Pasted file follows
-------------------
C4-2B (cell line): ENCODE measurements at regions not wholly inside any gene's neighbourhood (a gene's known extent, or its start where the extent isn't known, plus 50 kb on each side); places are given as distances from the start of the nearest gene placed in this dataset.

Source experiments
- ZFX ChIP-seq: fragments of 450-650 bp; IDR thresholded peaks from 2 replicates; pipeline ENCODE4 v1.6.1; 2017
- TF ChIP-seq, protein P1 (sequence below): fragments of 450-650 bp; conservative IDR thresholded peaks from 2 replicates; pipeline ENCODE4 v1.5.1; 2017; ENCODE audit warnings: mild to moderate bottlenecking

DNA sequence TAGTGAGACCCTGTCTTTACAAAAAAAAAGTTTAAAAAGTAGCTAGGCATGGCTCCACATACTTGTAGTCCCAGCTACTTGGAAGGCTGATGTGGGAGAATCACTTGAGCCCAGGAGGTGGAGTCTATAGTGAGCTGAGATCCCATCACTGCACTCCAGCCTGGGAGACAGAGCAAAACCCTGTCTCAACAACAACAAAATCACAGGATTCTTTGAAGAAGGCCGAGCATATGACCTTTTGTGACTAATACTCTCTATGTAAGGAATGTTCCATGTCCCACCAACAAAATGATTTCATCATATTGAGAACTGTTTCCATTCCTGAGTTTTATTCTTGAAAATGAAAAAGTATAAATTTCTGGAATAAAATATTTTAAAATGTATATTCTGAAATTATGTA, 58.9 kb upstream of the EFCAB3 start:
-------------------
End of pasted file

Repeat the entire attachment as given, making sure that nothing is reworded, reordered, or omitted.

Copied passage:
C4-2B (cell line): ENCODE measurements at regions not wholly inside any gene's neighbourhood (a gene's known extent, or its start where the extent isn't known, plus 50 kb on each side); places are given as distances from the start of the nearest gene placed in this dataset.

Source experiments
- ZFX ChIP-seq: fragments of 450-650 bp; IDR thresholded peaks from 2 replicates; pipeline ENCODE4 v1.6.1; 2017
- TF ChIP-seq, protein P1 (sequence below): fragments of 450-650 bp; conservative IDR thresholded peaks from 2 replicates; pipeline ENCODE4 v1.5.1; 2017; ENCODE audit warnings: mild to moderate bottlenecking

DNA sequence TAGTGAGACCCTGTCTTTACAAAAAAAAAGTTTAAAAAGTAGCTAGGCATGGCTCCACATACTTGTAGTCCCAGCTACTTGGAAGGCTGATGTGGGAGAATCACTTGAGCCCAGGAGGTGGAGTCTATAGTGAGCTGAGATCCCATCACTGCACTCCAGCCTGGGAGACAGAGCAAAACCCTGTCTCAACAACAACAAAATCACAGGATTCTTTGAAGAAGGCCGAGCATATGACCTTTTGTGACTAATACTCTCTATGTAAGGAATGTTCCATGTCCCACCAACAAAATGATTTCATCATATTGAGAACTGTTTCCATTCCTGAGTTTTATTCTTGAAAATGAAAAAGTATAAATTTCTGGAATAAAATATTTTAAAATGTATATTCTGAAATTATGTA, 58.9 kb upstream of the EFCAB3 start: